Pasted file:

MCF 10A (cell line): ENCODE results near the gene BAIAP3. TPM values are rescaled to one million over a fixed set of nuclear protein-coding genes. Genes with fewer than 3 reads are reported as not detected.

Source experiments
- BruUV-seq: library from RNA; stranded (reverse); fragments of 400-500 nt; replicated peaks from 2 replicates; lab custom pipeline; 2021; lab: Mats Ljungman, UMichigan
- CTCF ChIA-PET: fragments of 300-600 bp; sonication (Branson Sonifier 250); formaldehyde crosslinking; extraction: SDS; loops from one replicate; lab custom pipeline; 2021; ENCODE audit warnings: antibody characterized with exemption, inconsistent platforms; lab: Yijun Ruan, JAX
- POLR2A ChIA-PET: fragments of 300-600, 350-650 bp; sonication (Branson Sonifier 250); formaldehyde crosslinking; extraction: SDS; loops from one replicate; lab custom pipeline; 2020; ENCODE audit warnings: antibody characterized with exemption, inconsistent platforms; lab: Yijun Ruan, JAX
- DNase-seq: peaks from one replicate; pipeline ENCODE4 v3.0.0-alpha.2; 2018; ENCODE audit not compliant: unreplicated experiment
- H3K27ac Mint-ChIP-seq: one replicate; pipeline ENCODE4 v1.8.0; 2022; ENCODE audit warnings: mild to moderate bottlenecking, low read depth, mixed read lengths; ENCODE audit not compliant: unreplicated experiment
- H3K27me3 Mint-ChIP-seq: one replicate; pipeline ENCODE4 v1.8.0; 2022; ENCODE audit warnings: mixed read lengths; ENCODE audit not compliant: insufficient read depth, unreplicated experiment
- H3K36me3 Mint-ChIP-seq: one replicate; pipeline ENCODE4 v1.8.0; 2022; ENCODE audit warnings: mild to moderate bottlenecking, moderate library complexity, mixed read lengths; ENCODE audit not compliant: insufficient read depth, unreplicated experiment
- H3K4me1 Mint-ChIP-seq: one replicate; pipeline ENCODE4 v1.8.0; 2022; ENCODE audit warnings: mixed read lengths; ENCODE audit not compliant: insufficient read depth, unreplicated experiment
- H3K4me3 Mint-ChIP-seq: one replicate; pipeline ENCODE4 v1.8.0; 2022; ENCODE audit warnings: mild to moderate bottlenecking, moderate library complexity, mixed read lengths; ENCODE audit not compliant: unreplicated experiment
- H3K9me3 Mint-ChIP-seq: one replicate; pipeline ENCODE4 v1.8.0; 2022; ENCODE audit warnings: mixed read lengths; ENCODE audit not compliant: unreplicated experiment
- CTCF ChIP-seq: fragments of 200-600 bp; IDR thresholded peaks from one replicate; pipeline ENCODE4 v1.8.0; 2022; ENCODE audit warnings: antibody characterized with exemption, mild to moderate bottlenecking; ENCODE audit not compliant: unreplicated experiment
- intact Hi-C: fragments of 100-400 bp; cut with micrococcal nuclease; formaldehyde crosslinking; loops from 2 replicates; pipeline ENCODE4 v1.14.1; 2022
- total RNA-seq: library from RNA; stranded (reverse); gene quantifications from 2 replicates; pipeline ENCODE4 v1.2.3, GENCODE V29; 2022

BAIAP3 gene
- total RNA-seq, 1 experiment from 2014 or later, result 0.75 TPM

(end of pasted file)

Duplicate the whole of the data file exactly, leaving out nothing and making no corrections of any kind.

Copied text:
MCF 10A (cell line): ENCODE results near the gene BAIAP3. TPM values are rescaled to one million over a fixed set of nuclear protein-coding genes. Genes with fewer than 3 reads are reported as not detected.

Source experiments
- BruUV-seq: library from RNA; stranded (reverse); fragments of 400-500 nt; replicated peaks from 2 replicates; lab custom pipeline; 2021; lab: Mats Ljungman, UMichigan
- CTCF ChIA-PET: fragments of 300-600 bp; sonication (Branson Sonifier 250); formaldehyde crosslinking; extraction: SDS; loops from one replicate; lab custom pipeline; 2021; ENCODE audit warnings: antibody characterized with exemption, inconsistent platforms; lab: Yijun Ruan, JAX
- POLR2A ChIA-PET: fragments of 300-600, 350-650 bp; sonication (Branson Sonifier 250); formaldehyde crosslinking; extraction: SDS; loops from one replicate; lab custom pipeline; 2020; ENCODE audit warnings: antibody characterized with exemption, inconsistent platforms; lab: Yijun Ruan, JAX
- DNase-seq: peaks from one replicate; pipeline ENCODE4 v3.0.0-alpha.2; 2018; ENCODE audit not compliant: unreplicated experiment
- H3K27ac Mint-ChIP-seq: one replicate; pipeline ENCODE4 v1.8.0; 2022; ENCODE audit warnings: mild to moderate bottlenecking, low read depth, mixed read lengths; ENCODE audit not compliant: unreplicated experiment
- H3K27me3 Mint-ChIP-seq: one replicate; pipeline ENCODE4 v1.8.0; 2022; ENCODE audit warnings: mixed read lengths; ENCODE audit not compliant: insufficient read depth, unreplicated experiment
- H3K36me3 Mint-ChIP-seq: one replicate; pipeline ENCODE4 v1.8.0; 2022; ENCODE audit warnings: mild to moderate bottlenecking, moderate library complexity, mixed read lengths; ENCODE audit not compliant: insufficient read depth, unreplicated experiment
- H3K4me1 Mint-ChIP-seq: one replicate; pipeline ENCODE4 v1.8.0; 2022; ENCODE audit warnings: mixed read lengths; ENCODE audit not compliant: insufficient read depth, unreplicated experiment
- H3K4me3 Mint-ChIP-seq: one replicate; pipeline ENCODE4 v1.8.0; 2022; ENCODE audit warnings: mild to moderate bottlenecking, moderate library complexity, mixed read lengths; ENCODE audit not compliant: unreplicated experiment
- H3K9me3 Mint-ChIP-seq: one replicate; pipeline ENCODE4 v1.8.0; 2022; ENCODE audit warnings: mixed read lengths; ENCODE audit not compliant: unreplicated experiment
- CTCF ChIP-seq: fragments of 200-600 bp; IDR thresholded peaks from one replicate; pipeline ENCODE4 v1.8.0; 2022; ENCODE audit warnings: antibody characterized with exemption, mild to moderate bottlenecking; ENCODE audit not compliant: unreplicated experiment
- intact Hi-C: fragments of 100-400 bp; cut with micrococcal nuclease; formaldehyde crosslinking; loops from 2 replicates; pipeline ENCODE4 v1.14.1; 2022
- total RNA-seq: library from RNA; stranded (reverse); gene quantifications from 2 replicates; pipeline ENCODE4 v1.2.3, GENCODE V29; 2022

BAIAP3 gene
- total RNA-seq, 1 experiment from 2014 or later, result 0.75 TPM